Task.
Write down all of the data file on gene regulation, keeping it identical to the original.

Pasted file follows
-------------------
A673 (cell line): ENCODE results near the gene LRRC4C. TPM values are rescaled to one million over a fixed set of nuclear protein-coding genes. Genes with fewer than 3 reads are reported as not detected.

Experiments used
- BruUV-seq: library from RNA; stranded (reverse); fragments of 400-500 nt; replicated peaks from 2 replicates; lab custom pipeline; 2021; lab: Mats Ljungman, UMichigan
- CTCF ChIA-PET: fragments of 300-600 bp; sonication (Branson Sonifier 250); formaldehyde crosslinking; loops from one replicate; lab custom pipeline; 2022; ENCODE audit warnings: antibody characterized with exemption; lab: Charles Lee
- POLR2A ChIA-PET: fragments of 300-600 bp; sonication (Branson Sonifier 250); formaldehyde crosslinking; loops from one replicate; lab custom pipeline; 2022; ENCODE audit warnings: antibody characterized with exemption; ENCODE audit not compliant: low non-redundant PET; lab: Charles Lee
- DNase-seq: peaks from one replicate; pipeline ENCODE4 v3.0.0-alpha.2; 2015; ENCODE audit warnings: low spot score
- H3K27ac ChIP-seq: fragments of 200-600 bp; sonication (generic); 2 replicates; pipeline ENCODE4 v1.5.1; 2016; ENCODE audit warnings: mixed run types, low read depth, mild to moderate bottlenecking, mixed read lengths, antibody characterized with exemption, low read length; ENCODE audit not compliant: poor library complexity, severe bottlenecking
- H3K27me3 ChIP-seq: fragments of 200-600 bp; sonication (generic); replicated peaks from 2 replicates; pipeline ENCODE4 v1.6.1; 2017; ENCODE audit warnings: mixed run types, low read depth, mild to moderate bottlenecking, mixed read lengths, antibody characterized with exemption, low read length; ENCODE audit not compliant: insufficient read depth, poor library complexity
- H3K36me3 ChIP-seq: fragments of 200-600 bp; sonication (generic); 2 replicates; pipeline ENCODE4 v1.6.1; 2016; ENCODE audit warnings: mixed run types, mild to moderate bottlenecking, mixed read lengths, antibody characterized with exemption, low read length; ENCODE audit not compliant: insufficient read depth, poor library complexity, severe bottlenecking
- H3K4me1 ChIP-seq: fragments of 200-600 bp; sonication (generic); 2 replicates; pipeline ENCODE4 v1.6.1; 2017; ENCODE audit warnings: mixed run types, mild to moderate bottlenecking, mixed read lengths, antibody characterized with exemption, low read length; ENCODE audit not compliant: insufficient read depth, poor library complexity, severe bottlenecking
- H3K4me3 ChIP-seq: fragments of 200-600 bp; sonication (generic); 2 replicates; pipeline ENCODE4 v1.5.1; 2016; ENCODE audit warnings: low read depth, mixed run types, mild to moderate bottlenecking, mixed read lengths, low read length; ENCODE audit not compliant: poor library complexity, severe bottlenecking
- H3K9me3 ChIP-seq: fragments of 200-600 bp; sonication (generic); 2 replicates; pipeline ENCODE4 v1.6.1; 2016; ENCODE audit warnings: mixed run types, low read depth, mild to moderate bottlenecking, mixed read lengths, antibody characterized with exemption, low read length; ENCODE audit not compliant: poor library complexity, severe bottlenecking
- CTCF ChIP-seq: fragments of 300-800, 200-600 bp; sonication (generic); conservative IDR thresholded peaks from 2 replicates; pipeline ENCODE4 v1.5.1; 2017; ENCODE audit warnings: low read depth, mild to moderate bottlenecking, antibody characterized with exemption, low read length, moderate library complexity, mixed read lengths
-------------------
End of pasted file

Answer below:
A673 (cell line): ENCODE results near the gene LRRC4C. TPM values are rescaled to one million over a fixed set of nuclear protein-coding genes. Genes with fewer than 3 reads are reported as not detected.

Experiments used
- BruUV-seq: library from RNA; stranded (reverse); fragments of 400-500 nt; replicated peaks from 2 replicates; lab custom pipeline; 2021; lab: Mats Ljungman, UMichigan
- CTCF ChIA-PET: fragments of 300-600 bp; sonication (Branson Sonifier 250); formaldehyde crosslinking; loops from one replicate; lab custom pipeline; 2022; ENCODE audit warnings: antibody characterized with exemption; lab: Charles Lee
- POLR2A ChIA-PET: fragments of 300-600 bp; sonication (Branson Sonifier 250); formaldehyde crosslinking; loops from one replicate; lab custom pipeline; 2022; ENCODE audit warnings: antibody characterized with exemption; ENCODE audit not compliant: low non-redundant PET; lab: Charles Lee
- DNase-seq: peaks from one replicate; pipeline ENCODE4 v3.0.0-alpha.2; 2015; ENCODE audit warnings: low spot score
- H3K27ac ChIP-seq: fragments of 200-600 bp; sonication (generic); 2 replicates; pipeline ENCODE4 v1.5.1; 2016; ENCODE audit warnings: mixed run types, low read depth, mild to moderate bottlenecking, mixed read lengths, antibody characterized with exemption, low read length; ENCODE audit not compliant: poor library complexity, severe bottlenecking
- H3K27me3 ChIP-seq: fragments of 200-600 bp; sonication (generic); replicated peaks from 2 replicates; pipeline ENCODE4 v1.6.1; 2017; ENCODE audit warnings: mixed run types, low read depth, mild to moderate bottlenecking, mixed read lengths, antibody characterized with exemption, low read length; ENCODE audit not compliant: insufficient read depth, poor library complexity
- H3K36me3 ChIP-seq: fragments of 200-600 bp; sonication (generic); 2 replicates; pipeline ENCODE4 v1.6.1; 2016; ENCODE audit warnings: mixed run types, mild to moderate bottlenecking, mixed read lengths, antibody characterized with exemption, low read length; ENCODE audit not compliant: insufficient read depth, poor library complexity, severe bottlenecking
- H3K4me1 ChIP-seq: fragments of 200-600 bp; sonication (generic); 2 replicates; pipeline ENCODE4 v1.6.1; 2017; ENCODE audit warnings: mixed run types, mild to moderate bottlenecking, mixed read lengths, antibody characterized with exemption, low read length; ENCODE audit not compliant: insufficient read depth, poor library complexity, severe bottlenecking
- H3K4me3 ChIP-seq: fragments of 200-600 bp; sonication (generic); 2 replicates; pipeline ENCODE4 v1.5.1; 2016; ENCODE audit warnings: low read depth, mixed run types, mild to moderate bottlenecking, mixed read lengths, low read length; ENCODE audit not compliant: poor library complexity, severe bottlenecking
- H3K9me3 ChIP-seq: fragments of 200-600 bp; sonication (generic); 2 replicates; pipeline ENCODE4 v1.6.1; 2016; ENCODE audit warnings: mixed run types, low read depth, mild to moderate bottlenecking, mixed read lengths, antibody characterized with exemption, low read length; ENCODE audit not compliant: poor library complexity, severe bottlenecking
- CTCF ChIP-seq: fragments of 300-800, 200-600 bp; sonication (generic); conservative IDR thresholded peaks from 2 replicates; pipeline ENCODE4 v1.5.1; 2017; ENCODE audit warnings: low read depth, mild to moderate bottlenecking, antibody characterized with exemption, low read length, moderate library complexity, mixed read lengths